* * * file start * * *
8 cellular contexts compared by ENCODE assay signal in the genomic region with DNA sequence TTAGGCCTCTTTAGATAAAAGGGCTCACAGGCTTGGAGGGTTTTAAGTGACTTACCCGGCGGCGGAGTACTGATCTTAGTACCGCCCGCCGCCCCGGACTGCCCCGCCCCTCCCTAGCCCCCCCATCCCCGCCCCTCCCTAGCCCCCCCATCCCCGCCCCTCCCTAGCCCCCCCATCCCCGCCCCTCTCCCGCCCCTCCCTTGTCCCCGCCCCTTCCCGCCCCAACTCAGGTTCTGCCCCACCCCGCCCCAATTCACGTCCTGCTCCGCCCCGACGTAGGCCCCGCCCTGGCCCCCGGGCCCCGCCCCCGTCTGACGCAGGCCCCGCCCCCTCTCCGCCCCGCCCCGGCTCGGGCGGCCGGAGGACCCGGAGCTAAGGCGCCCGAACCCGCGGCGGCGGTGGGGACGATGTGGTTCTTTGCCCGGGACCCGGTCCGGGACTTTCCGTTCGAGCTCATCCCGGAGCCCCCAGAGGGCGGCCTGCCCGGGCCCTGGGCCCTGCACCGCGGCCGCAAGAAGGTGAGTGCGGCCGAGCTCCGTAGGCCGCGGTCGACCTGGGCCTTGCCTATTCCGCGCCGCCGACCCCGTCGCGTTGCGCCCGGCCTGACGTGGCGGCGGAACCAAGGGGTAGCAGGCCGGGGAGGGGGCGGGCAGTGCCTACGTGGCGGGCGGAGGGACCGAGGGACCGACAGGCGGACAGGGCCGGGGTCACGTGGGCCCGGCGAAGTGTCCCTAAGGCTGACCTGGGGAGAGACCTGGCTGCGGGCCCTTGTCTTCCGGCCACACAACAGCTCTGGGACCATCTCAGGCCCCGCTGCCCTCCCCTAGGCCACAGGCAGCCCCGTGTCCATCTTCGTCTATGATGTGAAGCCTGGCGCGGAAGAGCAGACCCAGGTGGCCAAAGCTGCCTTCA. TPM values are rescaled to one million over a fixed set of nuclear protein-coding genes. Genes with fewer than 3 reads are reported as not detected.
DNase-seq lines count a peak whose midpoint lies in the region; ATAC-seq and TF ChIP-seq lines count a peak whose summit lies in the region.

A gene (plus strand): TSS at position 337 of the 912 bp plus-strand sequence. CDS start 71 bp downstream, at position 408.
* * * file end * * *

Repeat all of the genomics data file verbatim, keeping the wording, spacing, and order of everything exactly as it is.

8 cellular contexts compared by ENCODE assay signal in the genomic region with DNA sequence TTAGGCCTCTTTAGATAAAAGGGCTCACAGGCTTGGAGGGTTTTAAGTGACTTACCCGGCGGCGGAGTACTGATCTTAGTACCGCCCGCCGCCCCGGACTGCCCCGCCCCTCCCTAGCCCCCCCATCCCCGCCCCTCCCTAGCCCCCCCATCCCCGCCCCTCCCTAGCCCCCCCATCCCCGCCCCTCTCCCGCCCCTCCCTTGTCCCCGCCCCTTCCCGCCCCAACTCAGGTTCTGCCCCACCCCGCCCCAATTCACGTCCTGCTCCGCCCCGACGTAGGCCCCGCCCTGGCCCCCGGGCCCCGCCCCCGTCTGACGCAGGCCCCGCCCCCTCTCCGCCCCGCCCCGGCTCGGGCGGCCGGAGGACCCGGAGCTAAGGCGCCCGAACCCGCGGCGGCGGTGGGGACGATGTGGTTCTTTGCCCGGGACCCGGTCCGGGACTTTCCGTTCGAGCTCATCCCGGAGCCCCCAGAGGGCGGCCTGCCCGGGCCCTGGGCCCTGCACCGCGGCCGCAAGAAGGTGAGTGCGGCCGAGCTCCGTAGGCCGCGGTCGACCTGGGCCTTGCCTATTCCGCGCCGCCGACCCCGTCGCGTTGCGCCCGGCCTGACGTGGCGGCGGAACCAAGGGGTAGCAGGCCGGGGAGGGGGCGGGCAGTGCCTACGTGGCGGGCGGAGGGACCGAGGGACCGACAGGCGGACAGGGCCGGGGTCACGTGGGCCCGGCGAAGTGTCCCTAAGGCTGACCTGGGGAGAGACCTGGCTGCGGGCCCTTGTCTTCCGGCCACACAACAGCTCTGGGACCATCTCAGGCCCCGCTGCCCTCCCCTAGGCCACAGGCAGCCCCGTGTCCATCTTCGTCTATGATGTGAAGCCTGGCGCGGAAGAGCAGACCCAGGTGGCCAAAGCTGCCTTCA. TPM values are rescaled to one million over a fixed set of nuclear protein-coding genes. Genes with fewer than 3 reads are reported as not detected.
DNase-seq lines count a peak whose midpoint lies in the region; ATAC-seq and TF ChIP-seq lines count a peak whose summit lies in the region.

A gene (plus strand): TSS at position 337 of the 912 bp plus-strand sequence. CDS start 71 bp downstream, at position 408.